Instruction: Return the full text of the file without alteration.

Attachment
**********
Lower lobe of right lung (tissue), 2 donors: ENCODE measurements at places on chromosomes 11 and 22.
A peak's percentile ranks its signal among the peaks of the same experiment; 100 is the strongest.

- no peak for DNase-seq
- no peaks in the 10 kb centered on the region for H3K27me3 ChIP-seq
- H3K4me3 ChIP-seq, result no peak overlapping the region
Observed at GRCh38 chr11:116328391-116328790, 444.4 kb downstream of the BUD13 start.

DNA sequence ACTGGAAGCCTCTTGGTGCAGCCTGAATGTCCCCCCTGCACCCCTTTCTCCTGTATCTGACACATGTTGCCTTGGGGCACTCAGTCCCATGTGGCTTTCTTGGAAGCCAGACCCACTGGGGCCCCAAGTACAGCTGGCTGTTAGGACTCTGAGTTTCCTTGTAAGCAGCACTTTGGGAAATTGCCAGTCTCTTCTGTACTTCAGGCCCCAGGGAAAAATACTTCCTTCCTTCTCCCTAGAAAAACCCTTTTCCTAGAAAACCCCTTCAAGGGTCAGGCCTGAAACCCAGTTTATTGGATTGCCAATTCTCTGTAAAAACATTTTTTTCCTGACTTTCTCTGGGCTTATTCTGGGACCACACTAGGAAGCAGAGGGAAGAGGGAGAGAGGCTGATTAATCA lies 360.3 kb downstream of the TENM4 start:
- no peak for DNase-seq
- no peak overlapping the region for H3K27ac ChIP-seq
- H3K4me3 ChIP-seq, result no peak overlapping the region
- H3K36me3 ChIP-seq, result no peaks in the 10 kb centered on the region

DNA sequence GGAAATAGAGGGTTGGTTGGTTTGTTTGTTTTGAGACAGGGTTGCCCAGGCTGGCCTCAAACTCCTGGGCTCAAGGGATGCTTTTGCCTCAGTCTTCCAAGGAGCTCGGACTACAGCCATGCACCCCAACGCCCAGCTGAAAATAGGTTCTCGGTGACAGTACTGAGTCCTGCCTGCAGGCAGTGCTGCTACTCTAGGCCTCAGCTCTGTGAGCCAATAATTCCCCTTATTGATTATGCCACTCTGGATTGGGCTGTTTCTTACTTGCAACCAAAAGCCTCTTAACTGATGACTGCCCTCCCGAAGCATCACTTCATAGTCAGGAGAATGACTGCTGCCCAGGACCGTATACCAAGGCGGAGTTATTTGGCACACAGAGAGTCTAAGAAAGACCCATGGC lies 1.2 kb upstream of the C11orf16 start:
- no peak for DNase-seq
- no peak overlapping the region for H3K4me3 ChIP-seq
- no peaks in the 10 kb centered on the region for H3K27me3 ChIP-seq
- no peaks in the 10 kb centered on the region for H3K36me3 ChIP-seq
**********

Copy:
Lower lobe of right lung (tissue), 2 donors: ENCODE measurements at places on chromosomes 11 and 22.
A peak's percentile ranks its signal among the peaks of the same experiment; 100 is the strongest.

- no peak for DNase-seq
- no peaks in the 10 kb centered on the region for H3K27me3 ChIP-seq
- H3K4me3 ChIP-seq, result no peak overlapping the region
Observed at GRCh38 chr11:116328391-116328790, 444.4 kb downstream of the BUD13 start.

DNA sequence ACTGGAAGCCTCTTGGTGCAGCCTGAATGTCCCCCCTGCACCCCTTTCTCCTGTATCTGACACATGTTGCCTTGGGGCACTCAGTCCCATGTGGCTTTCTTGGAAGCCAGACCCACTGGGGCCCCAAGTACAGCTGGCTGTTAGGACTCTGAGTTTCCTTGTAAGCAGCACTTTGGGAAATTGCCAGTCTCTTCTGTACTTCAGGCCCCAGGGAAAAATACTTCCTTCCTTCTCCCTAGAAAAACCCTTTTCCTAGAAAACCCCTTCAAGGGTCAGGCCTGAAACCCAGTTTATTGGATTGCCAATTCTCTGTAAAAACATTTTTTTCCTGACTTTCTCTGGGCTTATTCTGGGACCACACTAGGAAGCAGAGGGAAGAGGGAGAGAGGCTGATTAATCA lies 360.3 kb downstream of the TENM4 start:
- no peak for DNase-seq
- no peak overlapping the region for H3K27ac ChIP-seq
- H3K4me3 ChIP-seq, result no peak overlapping the region
- H3K36me3 ChIP-seq, result no peaks in the 10 kb centered on the region

DNA sequence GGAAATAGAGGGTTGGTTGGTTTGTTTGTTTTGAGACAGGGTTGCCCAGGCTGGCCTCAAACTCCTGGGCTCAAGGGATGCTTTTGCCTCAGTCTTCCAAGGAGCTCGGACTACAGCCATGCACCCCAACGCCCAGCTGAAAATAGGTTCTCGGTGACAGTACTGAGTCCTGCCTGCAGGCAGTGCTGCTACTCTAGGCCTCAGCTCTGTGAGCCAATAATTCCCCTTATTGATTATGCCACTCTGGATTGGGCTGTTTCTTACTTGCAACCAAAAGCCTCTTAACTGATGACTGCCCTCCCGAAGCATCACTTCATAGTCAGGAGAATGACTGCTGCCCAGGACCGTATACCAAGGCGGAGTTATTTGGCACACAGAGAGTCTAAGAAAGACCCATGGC lies 1.2 kb upstream of the C11orf16 start:
- no peak for DNase-seq
- no peak overlapping the region for H3K4me3 ChIP-seq
- no peaks in the 10 kb centered on the region for H3K27me3 ChIP-seq
- no peaks in the 10 kb centered on the region for H3K36me3 ChIP-seq